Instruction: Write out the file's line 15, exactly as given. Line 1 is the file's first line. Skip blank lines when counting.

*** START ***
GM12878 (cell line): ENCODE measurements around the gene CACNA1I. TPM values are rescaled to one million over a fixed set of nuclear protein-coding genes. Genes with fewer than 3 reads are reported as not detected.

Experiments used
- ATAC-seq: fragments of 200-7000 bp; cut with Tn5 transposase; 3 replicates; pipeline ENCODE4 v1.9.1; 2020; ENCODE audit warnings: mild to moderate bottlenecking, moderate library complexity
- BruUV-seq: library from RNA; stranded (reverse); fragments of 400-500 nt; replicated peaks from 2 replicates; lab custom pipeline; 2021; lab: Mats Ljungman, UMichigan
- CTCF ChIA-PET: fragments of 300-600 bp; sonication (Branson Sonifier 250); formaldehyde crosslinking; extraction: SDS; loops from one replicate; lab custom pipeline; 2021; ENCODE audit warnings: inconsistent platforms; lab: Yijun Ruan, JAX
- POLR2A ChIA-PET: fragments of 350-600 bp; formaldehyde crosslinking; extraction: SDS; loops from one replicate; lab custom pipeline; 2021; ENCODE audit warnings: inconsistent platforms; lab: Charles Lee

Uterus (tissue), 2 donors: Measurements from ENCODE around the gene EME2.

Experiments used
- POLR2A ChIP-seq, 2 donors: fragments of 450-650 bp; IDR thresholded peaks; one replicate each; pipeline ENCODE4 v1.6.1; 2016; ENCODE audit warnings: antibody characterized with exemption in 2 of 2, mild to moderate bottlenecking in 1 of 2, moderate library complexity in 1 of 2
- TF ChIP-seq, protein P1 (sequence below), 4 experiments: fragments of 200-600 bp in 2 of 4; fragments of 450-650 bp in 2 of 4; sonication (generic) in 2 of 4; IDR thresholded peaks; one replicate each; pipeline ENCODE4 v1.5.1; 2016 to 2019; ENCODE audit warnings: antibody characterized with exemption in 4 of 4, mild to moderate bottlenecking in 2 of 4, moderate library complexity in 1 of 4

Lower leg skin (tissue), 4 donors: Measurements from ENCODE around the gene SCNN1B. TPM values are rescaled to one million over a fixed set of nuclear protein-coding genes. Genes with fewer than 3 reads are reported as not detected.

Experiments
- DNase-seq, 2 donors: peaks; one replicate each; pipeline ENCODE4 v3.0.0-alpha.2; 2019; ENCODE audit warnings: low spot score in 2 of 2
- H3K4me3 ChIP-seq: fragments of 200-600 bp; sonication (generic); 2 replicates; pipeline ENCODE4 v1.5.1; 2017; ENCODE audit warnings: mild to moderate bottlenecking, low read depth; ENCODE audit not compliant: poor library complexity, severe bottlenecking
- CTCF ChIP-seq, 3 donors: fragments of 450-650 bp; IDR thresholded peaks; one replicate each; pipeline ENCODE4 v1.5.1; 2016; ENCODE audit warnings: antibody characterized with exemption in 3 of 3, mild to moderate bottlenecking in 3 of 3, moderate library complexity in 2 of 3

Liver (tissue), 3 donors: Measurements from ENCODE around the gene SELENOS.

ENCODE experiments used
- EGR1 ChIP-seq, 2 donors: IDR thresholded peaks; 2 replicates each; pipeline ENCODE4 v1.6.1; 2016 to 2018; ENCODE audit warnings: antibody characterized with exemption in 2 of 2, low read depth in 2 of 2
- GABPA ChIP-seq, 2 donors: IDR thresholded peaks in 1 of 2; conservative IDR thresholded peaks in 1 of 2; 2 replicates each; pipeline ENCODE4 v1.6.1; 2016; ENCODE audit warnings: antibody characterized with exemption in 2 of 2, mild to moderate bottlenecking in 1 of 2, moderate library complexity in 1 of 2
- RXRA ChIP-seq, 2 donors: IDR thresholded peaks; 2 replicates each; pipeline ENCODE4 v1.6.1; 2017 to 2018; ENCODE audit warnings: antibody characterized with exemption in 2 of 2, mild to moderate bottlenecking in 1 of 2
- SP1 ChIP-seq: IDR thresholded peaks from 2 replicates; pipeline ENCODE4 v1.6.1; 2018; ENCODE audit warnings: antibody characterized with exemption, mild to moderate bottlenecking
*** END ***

- CTCF ChIP-seq, 3 donors: fragments of 450-650 bp; IDR thresholded peaks; one replicate each; pipeline ENCODE4 v1.5.1; 2016; ENCODE audit warnings: antibody characterized with exemption in 3 of 3, mild to moderate bottlenecking in 3 of 3, moderate library complexity in 2 of 3